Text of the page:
On September 14 Canadian computer company VoodooPC announced a cool-looking media center PC, the Aria, with quite a few snazzy features.
The most interesting is an application that rips DVDs to the hard drive so you can cue them up in the Windows Media Center menu, rather than having to insert a disc for each flick. Voodoo PC isn’t the first company to do this. California-based Kaleidescape makes a video server that can store up to 500 movies and distribute the output around a networked home. Kaleidescape is also being sued by the DVD Copy Control Association.
Now VoodooPC is trying something similar, but on a somewhat affordable PC (starting at $3500) rather than a super-expensive home entertainment system. So they have the potential of reaching more customers.
Is it legal? VoodooPC thinks so. Well, sort of. “We know it may be in the gray,” Rahul Sood, VoodooPC’s President & CTO told me the day of the announcement. “We decided to go ahead with it and see if something comes up,” he added. My guess is something will. However, VoodooPC may feel a bit safer because it’s not in the US, where the Digital Millennium Copyright Act reigns with an iron hand.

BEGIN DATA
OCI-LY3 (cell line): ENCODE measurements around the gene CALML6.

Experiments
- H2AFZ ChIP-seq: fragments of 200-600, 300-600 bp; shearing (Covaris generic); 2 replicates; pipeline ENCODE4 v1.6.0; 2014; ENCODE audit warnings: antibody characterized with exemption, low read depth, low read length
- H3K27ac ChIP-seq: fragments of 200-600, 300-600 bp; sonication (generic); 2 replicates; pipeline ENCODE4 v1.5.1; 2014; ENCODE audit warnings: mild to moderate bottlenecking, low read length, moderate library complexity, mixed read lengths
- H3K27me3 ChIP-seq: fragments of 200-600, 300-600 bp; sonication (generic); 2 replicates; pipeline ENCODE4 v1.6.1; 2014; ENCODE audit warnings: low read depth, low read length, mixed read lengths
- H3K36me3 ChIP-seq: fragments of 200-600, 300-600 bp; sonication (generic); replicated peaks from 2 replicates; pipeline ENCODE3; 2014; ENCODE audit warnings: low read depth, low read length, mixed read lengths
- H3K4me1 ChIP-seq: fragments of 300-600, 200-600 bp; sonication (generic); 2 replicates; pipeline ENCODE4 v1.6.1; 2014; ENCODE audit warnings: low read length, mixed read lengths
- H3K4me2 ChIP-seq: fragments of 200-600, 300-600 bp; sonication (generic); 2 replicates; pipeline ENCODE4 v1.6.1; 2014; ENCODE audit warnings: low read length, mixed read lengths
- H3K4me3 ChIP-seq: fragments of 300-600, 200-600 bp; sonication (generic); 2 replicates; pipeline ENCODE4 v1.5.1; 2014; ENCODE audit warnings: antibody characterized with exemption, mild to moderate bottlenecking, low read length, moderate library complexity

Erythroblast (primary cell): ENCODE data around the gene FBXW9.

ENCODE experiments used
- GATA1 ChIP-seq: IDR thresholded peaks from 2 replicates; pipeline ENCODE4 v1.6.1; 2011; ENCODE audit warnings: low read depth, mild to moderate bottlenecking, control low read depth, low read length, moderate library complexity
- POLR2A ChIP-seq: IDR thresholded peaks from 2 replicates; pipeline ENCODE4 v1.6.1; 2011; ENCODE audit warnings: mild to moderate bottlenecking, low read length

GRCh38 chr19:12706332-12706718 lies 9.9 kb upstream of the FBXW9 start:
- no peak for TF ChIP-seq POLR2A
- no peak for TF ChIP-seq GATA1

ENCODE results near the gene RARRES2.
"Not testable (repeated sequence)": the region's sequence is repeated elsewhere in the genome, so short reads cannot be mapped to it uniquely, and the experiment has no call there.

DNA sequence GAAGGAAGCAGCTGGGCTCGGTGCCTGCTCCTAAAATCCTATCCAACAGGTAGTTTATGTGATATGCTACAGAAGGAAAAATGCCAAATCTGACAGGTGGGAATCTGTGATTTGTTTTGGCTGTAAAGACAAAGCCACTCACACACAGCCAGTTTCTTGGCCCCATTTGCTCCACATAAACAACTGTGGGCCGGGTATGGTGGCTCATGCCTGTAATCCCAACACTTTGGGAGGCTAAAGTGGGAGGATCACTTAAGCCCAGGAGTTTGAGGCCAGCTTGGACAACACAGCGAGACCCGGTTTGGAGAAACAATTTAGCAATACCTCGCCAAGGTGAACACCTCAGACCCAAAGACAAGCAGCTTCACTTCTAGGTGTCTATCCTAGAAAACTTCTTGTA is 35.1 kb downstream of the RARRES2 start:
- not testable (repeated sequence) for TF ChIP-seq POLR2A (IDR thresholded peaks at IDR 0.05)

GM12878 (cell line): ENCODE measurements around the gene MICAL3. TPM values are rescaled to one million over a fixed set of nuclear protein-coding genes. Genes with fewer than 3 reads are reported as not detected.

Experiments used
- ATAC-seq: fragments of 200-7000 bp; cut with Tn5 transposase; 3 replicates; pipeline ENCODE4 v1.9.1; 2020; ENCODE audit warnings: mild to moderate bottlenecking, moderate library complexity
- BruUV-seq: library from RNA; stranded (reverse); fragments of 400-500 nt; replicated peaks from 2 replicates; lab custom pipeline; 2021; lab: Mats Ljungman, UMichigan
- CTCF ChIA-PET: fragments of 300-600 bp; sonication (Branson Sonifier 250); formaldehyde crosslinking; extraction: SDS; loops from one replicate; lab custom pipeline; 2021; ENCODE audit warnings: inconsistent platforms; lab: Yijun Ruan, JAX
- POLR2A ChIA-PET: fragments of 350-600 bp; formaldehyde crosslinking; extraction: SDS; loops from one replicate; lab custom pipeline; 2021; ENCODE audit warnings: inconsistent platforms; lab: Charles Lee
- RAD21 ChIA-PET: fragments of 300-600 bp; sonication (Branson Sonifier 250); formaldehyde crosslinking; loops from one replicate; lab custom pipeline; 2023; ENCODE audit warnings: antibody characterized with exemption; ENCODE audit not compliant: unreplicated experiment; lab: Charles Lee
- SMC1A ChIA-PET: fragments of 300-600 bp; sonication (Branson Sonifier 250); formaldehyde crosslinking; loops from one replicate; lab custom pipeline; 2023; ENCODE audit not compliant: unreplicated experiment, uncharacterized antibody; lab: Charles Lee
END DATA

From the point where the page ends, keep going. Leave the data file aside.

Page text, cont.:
Mr. Sood said that the company isn’t encouraging people to pirate DVDs. The software he said, only allows the transfer of DVD files onto the PC hard drive; burning them onto a blank DVD would not result in a playable disc. Mr. Sood didn’t explain the exact mechanism that VoodooPC uses to handle the files and make them playable on a PC hard drive, but he said it didn’t involve breaking the content scrambling system, rather “It just kinda bypasses it.”
And he said that Voodoo’s customers are “the kind of people that buy their DVDs,” not the type that would rip all their DVD rentals to a hard drive. But could someone rip Netflix rentals onto an Aria PC? “Nothing’s stopping you from doing that,” said Mr. Sood. “That’s just the way it is.”
But there is no reason to think that VoodooPC has ill intentions. It is a boutique vendor (best known as a maker of expensive gaming PCs). And customers who spend $3,500 on a media center PC instead of a few hundred on a “home theater in a box” probably are both wealthy enough and dedicated enough to purchase a nice DVD collection. Certainly it’s more appealing to have that collection archived and indexed in a little box instead of stacked on a big bookshelf. Especially because people are used to doing something similar with music CDs.
So yet again, we’ve got an impasse between customers who want convenience and companies concerned about what that convenience will make possible. Stay tuned. This show will be playing for quite a while longer.